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Media duty to be fair and free from political bias

Dear Editor:

That the Express newspaper would use the internal problems at the Guardian newspaper to score cheap points against its competitor, under the guise of standing up for independent journalism, is unfortunate. How a media house’s attempt to improve the quality and standard of its journalism becomes the most important news item of the day is beyond me. 

There is no evidence whatsoever to substantiate claims about political interference, but Sunity Maharaj uses the opportunity to attack the Guardian newspaper and the Government. 

No media house is perfect. They all have their bias and agenda. Sunity Maharaj recently wrote a glowing column in support of Ken Gordon, at a time when there was unanimous and universal condemnation of his secret meeting with Opposition Leader Dr Keith Rowley at his home to discuss a political investigation against the Government. The Express wrote an editorial in support of its former chairman. It could find and see nothing wrong in his conduct, despite criticisms by the Law Association and eminent persons such as Senior Counsel Reginald Armour and Dana Seetahal. But this is not a case of bias—it is unbiased, principled journalism. 

Recently, the Express lost a lawsuit and was ordered to pay over half a million dollars to former journalist Darryl Heeralal because he refused to disclose his source. This, of course, did not make front page. To the Guar­dian’s credit, it did not seek to profit from the Express’s misfortune by accusing it of being convicted in a court of law and of undermining good journalism (a reporter’s source is, after all, sacred). Staff resign and move on all the time in the media. It stands to reason that if they are not happy, they will move on to greener pastures. This cannot be a major news item. Indeed, Ms Judy Raymond herself left the Express and joined the Guardian. Where was the front-page story then?

As is evident from Sunity’s columns, she has nothing positive to say about the Government. Like the columns of the late Lloyd Best, they follow the same theme of fulmination, recrimination and protestation without critical solution. If anything revealed her political bias, however, it was her open attack on the Government for hiring media practitioners. This one really made me laugh. Sunity hypocritically acts as if this is the first government to do this, and even expresses alarm.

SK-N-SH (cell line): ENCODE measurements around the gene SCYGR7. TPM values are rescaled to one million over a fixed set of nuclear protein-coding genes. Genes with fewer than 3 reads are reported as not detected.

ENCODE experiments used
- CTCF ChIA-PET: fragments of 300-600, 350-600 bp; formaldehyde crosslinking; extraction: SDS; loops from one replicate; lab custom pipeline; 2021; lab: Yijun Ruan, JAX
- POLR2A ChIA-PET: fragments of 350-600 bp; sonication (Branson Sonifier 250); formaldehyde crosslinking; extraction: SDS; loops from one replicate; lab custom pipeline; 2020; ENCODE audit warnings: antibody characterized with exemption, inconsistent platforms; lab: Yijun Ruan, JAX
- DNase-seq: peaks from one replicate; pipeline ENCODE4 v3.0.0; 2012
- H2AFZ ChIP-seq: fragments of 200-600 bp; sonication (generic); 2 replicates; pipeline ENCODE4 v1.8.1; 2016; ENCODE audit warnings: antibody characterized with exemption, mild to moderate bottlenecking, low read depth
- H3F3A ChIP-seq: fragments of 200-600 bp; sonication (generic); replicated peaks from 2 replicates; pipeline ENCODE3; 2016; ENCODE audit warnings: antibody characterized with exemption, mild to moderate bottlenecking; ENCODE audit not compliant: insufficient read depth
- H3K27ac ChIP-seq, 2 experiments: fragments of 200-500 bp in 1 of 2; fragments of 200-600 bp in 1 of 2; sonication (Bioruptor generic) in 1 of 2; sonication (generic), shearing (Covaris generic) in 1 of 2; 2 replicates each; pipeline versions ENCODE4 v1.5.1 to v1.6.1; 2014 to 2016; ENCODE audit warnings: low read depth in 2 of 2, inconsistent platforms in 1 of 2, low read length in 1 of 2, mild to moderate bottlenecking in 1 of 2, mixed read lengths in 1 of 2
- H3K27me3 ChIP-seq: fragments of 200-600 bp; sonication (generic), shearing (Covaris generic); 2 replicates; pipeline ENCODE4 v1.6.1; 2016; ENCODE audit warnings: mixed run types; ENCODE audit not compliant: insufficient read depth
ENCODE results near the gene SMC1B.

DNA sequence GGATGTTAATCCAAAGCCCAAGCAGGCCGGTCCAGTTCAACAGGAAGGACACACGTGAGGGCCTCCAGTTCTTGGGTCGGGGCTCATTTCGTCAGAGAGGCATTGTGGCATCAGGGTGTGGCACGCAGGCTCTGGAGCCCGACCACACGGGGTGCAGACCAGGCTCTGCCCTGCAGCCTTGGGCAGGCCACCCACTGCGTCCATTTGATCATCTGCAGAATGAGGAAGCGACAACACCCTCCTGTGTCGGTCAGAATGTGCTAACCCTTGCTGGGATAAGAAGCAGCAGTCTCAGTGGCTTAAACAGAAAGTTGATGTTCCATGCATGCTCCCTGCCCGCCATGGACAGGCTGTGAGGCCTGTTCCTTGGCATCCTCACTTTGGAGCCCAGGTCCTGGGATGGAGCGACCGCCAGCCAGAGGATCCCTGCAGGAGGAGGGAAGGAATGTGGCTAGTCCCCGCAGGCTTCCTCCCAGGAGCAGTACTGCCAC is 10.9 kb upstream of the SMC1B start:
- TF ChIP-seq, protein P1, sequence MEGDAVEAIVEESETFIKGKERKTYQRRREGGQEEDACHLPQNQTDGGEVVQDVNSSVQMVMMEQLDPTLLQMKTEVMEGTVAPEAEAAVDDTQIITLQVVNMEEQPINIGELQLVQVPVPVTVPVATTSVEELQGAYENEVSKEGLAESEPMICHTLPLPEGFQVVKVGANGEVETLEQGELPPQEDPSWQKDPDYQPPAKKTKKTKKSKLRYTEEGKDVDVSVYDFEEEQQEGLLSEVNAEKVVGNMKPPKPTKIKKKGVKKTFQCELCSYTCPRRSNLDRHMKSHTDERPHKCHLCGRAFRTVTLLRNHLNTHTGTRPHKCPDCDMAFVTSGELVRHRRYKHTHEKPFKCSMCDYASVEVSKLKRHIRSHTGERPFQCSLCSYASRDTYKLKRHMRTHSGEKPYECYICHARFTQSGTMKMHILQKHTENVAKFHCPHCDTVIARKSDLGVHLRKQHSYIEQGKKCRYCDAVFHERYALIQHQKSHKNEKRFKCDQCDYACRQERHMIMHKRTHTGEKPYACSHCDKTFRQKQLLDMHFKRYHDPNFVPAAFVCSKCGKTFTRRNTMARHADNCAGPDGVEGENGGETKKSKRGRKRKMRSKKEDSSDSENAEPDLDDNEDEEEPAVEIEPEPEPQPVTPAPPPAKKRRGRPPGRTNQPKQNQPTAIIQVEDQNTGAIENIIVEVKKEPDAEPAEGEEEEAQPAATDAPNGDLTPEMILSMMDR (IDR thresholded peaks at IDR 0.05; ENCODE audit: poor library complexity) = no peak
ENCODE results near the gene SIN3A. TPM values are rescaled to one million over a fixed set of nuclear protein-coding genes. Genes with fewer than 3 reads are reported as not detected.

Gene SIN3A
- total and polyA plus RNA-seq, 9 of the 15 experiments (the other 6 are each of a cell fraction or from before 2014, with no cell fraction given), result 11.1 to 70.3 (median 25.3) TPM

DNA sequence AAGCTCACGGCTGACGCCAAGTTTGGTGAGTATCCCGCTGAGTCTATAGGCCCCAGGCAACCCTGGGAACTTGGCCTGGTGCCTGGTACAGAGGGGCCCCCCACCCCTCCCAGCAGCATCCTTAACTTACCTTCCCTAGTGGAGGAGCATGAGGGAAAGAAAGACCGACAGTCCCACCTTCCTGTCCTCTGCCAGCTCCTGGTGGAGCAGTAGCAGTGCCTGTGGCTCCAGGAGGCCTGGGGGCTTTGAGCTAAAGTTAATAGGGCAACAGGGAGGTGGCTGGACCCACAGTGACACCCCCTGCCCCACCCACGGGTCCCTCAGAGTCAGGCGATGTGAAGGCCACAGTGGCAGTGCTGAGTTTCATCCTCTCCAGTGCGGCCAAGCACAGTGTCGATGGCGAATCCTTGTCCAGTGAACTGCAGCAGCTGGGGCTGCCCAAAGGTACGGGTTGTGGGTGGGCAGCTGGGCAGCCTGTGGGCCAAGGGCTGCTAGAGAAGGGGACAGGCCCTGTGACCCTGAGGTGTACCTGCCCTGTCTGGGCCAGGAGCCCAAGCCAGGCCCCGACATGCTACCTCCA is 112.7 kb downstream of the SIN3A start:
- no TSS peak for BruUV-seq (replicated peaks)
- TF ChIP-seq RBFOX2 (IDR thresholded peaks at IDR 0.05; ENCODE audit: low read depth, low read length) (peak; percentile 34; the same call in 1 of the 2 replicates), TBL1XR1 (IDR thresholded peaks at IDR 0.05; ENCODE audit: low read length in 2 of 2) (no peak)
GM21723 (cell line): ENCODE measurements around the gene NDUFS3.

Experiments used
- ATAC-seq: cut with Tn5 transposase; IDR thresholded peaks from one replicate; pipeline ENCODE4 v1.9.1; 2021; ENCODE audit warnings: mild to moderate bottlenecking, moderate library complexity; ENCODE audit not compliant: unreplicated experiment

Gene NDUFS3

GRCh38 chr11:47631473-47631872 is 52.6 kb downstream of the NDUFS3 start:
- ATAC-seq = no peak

The irony of it all was that Sunity was speaking to a reporter who was herself in the employ of the PNM (People’s National Movement) administration. Irene Medina was, after all, Martin Joseph’s right-hand communications agent in the Ministry of National Security. The pious pontificating and holier-than-thou attitude crumbles on the altar of truth, it would seem. Permit me to remind Sunity of the names of a few media personnel who were hired by the PNM, at a time when her silence spoke louder than her current reprimand:

• Wendy Campbell—Ministry of 

National Security, TTPS (Trinidad and Tobago Police Service)

• Maxie Cuffie—Ministry of 

Attorney General 

• Irene Medina—National Security 

• Alicia Carter-Fisher—Energy

• Jones P Madeira—Judiciary

Earl Manmohan—THA (Tobago House 

of Assembly)

Paige de Leon—OPM (Office of the 

Prime Minister)

• Ucill Cambridge—National Security, SAUTT

(Special Anti-Crime Unit of Trinidad 

and Tobago) 

• Curtis Williams—Energy

• Joannah Bharose—THA 

Incidentally, many of these journalists were hired directly from the Express. Where was Sunity then? 

The hosting of media lunches and the giving of hampers at Christmas is nothing new. Again, why didn’t Sunity object when the PNM did the same? This is a normal part of government relations and exists in most developed 

countries. It is silly that Sunity would take something so civilised and appre­ciative and twist it into an attempt to bribe journalists. 

It certainly doesn’t say much about her opinion of her colleagues in the media if she thinks their professionalism and integrity can be bought by a hamper and a drink at Christmas. Has the media been kind to the Government as a result of these annual functions? If Sunity feels so strongly about the matter, why didn’t she, when she was editor, stop her staff from attending such events when the PNM was in power? Did she object when the PNM was giving contracts and houses to certain journalists that were “cosy” with the government? 

The attempt by the Express to use the Government as a scapegoat for the internal problems between the management and staff at the Guardian newspaper is ridiculous. The newspaper has been on the receiving end of several lawsuits as a result of inaccurate and defamatory stories that made front page 

without any factual basis. The management has a duty to act in the best interest of the company, lest it folds up in the face of 

constant litigation that does not affect the pocket of the errant reporter who may or 

may not have a political agenda. 

I reject, outright, the dangerous policy position taken by the Express that “a media which is truly free must also have the freedom to be irresponsible”. Freedom of the press does not give journalists an untrammelled and absolute right to publish false and malicious stories. One untrue story can ruin a citizen’s life and do irreparable harm. I submit that the media has a duty to be fair and responsible and free from political bias in the pursuit of the truth. 

Dr Surujrattan Rambachan, MP

Minister of Local Government


editor’s note: The “lawsuit” involving former Express reporter Darryl Heeralal described in Minister Rambachan’s letter is actually properly termed a trade dispute and it is the trade union against the employer.


 

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